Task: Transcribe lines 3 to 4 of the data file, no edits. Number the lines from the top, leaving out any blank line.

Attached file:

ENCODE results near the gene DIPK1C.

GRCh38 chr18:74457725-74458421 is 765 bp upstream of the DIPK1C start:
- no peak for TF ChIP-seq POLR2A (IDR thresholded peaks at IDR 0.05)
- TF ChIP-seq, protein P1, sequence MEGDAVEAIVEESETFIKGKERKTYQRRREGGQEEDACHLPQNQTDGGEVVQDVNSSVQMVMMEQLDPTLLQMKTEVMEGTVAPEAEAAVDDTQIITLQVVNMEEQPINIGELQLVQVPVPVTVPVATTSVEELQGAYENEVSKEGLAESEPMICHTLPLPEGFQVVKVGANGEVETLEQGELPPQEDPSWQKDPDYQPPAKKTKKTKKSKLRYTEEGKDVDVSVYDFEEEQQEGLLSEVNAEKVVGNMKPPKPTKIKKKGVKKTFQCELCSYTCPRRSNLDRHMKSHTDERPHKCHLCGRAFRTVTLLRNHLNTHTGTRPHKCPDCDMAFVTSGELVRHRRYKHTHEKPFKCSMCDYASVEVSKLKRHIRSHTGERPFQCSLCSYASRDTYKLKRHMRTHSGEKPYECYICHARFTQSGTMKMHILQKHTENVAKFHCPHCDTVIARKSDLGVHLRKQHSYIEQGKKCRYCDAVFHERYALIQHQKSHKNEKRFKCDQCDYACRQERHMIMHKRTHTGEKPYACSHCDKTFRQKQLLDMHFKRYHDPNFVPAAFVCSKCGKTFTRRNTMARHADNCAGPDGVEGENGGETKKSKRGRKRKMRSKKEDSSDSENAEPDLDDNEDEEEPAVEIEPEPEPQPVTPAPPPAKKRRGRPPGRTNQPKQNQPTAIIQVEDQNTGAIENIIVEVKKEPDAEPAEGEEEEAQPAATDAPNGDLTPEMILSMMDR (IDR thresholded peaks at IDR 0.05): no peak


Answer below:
- no peak for TF ChIP-seq POLR2A (IDR thresholded peaks at IDR 0.05)
- TF ChIP-seq, protein P1, sequence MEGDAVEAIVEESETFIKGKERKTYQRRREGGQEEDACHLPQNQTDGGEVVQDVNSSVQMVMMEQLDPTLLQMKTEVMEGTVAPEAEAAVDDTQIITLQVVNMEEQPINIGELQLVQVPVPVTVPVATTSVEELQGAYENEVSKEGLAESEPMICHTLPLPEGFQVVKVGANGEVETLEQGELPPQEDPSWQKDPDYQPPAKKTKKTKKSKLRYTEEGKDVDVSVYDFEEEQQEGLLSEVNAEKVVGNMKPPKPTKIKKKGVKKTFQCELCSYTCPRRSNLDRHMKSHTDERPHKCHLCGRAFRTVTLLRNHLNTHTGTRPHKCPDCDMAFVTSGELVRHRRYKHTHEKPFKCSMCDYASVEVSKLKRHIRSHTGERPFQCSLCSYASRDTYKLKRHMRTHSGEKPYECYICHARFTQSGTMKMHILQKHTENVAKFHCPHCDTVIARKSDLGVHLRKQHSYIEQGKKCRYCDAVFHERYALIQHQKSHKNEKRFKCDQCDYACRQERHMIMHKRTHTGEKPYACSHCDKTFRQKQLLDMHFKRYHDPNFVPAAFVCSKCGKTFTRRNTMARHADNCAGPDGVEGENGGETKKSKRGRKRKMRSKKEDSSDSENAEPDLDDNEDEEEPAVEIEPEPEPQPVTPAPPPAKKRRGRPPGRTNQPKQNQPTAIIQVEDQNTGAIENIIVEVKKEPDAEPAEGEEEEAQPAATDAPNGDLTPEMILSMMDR (IDR thresholded peaks at IDR 0.05): no peak